Eyeglasses brand Warby Parker is set to go public, after spending the past few years molding itself into more of a traditional retailer.
According to its Securities and Exchange Commission S-1 filing that was published on Tuesday, the company revealed it will do so via a direct listing on the New York Stock Exchange.
The brand was founded in 2010 as part of the first slew of DTC players, and has become known for offering relatively affordable eyeglasses. It also recorded its biggest revenue in years during the coronavirus outbreak, bringing in $393.7 million during the 2020 fiscal year.
Warby Parker is part of a batch of consumer-facing startups preparing to go public in the coming year, which reportedly includes fast-casual restaurant chain Sweetgreen, as well as sneaker maker Allbirds. Scrubs brand Figs, as well as The Honest Company, also recently went public.
What makes Warby Parker different from many other direct-to-consumer startups is that it no longer generates all of its sales through e-commerce. In fact, most of its revenue now comes from its 135-plus store fleet, which it has built up over the past several years.
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Throughout its S-1, Warby Parker touts how “highly productive” its stores are, but the company’s stores have yet to help Warby Parker consistently turn a profit.
Here’s a look into Warby Parker’s business and how it plans to continue growing, according to the filing.
To date, Warby Parker’s venture capital backing has given it a $3 billion valuation. Its most recent funding round came in 2020, and gave the company $120 million in fresh cash.
Despite its growing revenue and valuation, Warby Parker’s profitability record has been checkered in recent years. Over the past three fiscal years, Warby Parker has either broken even or recorded millions in losses. “We have a history of losses,” the company stated in its SEC filing. “And we may be unable to achieve or sustain profitability.”
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While the company broke even in 2019, it recorded losses of $22.9 million during its 2018 fiscal year and $55.9 million in 2020. During fiscal years 2018 and 2019, Warby Parker’s revenue was $272.9 million and $370.5 million, respectively. million, respectively. As of June 30 of this year, the company has lost $7.3 million and generated $270.5 million in revenue.
According to its filing’s risk factors section, the company’s accumulating losses are largely due to pandemic-related factors, such as shipping costs and supply chain disruptions. These issues can also impact future revenue and profitability.
“Increases in component costs, shipping costs, long lead times, supply shortages, and supply changes could disrupt our supply chain and factors such as wage rate increases and inflation can have a material adverse effect on our business, financial condition, and operating results,” the company stated.
How the business model has changed
Over the past few years, Warby Parker has placed efforts on growing its in-person services, such as in-store optician exams, and related services such as virtual prescription renewal.
Warby Parker’s initial model centered around sending customers eyewear samples to try on at home but over the years, it has also added more services in order to make the at-home experience more high-tech, such as an AR try-on tool and a virtual vision test app.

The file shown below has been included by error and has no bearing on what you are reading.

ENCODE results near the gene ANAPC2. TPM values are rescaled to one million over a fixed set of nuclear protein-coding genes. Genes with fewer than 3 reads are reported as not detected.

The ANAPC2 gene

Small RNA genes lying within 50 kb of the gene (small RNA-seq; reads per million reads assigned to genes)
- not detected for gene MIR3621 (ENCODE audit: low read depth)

Still, compared to other retail brands like Casper or The Honest Company, Warby Parker hasn’t diversified as heavily into other categories. At the end of 2020, 95% of Warby Parker’s sales came from glasses, while just 2% were from contact lenses.
Warby Parker is betting on retention to drive increasing revenue. The brand touted a 50% sales retention rate among customers who made their first Warby Parker purchase.
Increasing emphasis on physical retail
Over the past several years, Warby Parker has transformed from a pure play e-commerce brand into a company where the majority of its sales now come from physical retail. In 2019, 65% of its sales came from its stores. Warby Parker now has more than 145 retail locations in total.
According to the company, Warby Parker stores tend to improve its margins — contributing sales of about $2,900 per square foot. “On average, our retail stores achieve profitability shortly after they open and seek payback of invested capital on average in under 20 months,” the company said in the S-1.
Warby Parker now places such an emphasis on its physical retail stores, that it called out recruiting challenges at its retail stores as a potential risk factor.
“Failure to recruit and retain optometrists, opticians, and other vision care professionals for our retail stores could materially adversely affect our business, financial condition, and results of operations,” the company stated in its S-1 filing.
And despite the boom in e-commerce sales reported by many brands during the pandemic, “we’re still big believers in physical retail,” co-founder and CEO Dave Gilboa told Modern Retail earlier this year. The brand is set to open 35 new locations by the end of 2021.
“We’ve found that even for customers shopping in our stores, many had used some of the online tools prior to their visit,” Gilboa said. He added that in 2020, “even though we had fewer people coming in [to visit stores], there was a much higher conversion rate compared to pre-pandemic, because there is more intent to purchase.”